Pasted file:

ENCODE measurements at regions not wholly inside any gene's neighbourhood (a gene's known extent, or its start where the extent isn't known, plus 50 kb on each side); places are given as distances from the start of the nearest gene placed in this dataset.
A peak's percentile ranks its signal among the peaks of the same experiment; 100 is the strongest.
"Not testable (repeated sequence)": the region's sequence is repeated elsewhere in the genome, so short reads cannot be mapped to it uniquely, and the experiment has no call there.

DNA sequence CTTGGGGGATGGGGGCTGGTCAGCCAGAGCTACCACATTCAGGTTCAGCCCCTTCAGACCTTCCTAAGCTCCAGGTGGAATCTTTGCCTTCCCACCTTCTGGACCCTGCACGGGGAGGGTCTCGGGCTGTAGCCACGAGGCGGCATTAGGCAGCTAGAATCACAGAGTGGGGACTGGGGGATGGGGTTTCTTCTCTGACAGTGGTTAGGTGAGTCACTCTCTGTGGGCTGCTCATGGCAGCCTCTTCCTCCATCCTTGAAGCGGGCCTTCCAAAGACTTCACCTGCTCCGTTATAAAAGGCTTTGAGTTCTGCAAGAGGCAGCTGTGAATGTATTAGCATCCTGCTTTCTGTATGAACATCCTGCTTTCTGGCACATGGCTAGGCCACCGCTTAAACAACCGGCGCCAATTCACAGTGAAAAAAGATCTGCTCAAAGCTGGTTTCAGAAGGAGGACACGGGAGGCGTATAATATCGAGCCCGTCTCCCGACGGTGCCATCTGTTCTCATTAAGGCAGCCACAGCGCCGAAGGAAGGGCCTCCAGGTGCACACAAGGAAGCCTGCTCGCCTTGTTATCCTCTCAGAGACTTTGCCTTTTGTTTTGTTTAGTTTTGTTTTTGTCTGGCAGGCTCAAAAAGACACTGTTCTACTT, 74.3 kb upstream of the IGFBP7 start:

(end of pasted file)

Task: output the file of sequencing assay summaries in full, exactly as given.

ENCODE measurements at regions not wholly inside any gene's neighbourhood (a gene's known extent, or its start where the extent isn't known, plus 50 kb on each side); places are given as distances from the start of the nearest gene placed in this dataset.
A peak's percentile ranks its signal among the peaks of the same experiment; 100 is the strongest.
"Not testable (repeated sequence)": the region's sequence is repeated elsewhere in the genome, so short reads cannot be mapped to it uniquely, and the experiment has no call there.

DNA sequence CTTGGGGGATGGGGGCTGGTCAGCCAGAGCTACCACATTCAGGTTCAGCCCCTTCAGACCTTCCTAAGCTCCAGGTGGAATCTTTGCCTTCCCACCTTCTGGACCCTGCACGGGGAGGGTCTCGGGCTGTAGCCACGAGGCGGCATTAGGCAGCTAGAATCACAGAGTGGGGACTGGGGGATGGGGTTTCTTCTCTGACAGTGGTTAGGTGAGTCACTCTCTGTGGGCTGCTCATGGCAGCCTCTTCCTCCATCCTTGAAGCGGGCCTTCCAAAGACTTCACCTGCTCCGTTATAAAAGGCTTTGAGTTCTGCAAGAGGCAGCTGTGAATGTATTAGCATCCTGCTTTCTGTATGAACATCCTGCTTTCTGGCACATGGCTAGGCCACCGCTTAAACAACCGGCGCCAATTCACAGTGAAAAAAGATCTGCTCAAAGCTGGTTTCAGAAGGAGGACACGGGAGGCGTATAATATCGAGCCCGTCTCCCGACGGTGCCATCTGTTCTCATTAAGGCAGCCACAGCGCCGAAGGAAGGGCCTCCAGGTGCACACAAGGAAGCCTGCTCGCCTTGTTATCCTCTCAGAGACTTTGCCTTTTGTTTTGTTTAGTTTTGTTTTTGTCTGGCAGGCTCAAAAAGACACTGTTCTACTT, 74.3 kb upstream of the IGFBP7 start: